Books: Gentleman Revolutionary

Free Press, 2003 | ISBN 0-7432-2379-9

Gouverneur Morris had a peg leg and a withered arm, a way with words, and a string of lovers on two continents. He witnessed two revolutions—ours (he drafted the Constitution), and France’s (he saved friends from the guillotine).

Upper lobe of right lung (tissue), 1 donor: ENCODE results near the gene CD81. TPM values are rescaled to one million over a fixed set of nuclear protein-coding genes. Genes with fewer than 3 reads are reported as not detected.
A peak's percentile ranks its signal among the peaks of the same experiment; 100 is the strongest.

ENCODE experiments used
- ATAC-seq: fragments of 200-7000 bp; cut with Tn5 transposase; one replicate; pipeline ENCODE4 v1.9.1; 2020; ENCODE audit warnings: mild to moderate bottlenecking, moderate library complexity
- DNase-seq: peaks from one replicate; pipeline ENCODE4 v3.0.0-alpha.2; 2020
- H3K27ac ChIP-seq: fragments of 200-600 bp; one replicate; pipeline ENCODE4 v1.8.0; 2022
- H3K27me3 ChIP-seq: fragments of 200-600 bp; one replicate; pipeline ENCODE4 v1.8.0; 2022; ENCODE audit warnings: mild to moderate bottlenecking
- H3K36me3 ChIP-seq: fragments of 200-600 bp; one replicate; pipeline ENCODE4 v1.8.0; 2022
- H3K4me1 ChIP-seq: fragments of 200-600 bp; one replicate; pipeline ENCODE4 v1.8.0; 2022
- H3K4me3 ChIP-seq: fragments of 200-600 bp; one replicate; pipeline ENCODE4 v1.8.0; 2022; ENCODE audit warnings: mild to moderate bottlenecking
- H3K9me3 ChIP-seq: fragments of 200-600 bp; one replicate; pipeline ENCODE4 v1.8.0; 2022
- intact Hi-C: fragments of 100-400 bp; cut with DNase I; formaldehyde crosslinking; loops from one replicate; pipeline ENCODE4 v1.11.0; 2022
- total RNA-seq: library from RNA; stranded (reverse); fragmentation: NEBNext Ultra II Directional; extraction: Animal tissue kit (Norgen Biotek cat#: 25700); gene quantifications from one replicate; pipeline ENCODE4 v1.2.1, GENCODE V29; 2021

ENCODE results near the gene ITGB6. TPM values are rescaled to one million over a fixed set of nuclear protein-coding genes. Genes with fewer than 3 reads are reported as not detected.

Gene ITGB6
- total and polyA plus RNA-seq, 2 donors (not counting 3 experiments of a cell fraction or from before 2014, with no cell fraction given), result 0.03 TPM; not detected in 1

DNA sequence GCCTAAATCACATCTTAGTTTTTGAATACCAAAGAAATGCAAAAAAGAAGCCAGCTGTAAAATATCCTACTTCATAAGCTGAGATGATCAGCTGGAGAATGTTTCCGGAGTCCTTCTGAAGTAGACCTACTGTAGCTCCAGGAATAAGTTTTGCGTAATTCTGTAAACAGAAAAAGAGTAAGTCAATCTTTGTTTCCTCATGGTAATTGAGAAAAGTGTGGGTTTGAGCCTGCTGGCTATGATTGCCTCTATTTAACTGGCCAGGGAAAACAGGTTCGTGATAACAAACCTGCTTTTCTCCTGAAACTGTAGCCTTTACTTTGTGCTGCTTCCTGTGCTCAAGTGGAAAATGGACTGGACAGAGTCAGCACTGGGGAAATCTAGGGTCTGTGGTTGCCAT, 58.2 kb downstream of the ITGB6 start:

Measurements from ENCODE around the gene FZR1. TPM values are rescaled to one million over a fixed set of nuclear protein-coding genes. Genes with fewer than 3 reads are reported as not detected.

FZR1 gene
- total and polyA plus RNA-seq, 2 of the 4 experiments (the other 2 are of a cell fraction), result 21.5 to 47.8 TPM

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One of the channels for his advice was Mme de Flahaut, who was still, despite her connection with him, Talleyrand’s mistress. Morris and Adèle mingled their lovemaking with politics. At one midday tryst at the Louvre, Adèle said she hoped to exert a moderating influence on Marie Antoinette through the queen’s physician, who was one of the regulars at the Flahaut salon…. “Enfin, mon ami,” Adèle said, “vous et moi nous gouvernerons la France” (Then, my friend, you and I will govern France). “The kingdom,” wrote Morris in his diary that night, “is actually in much worse hands.”

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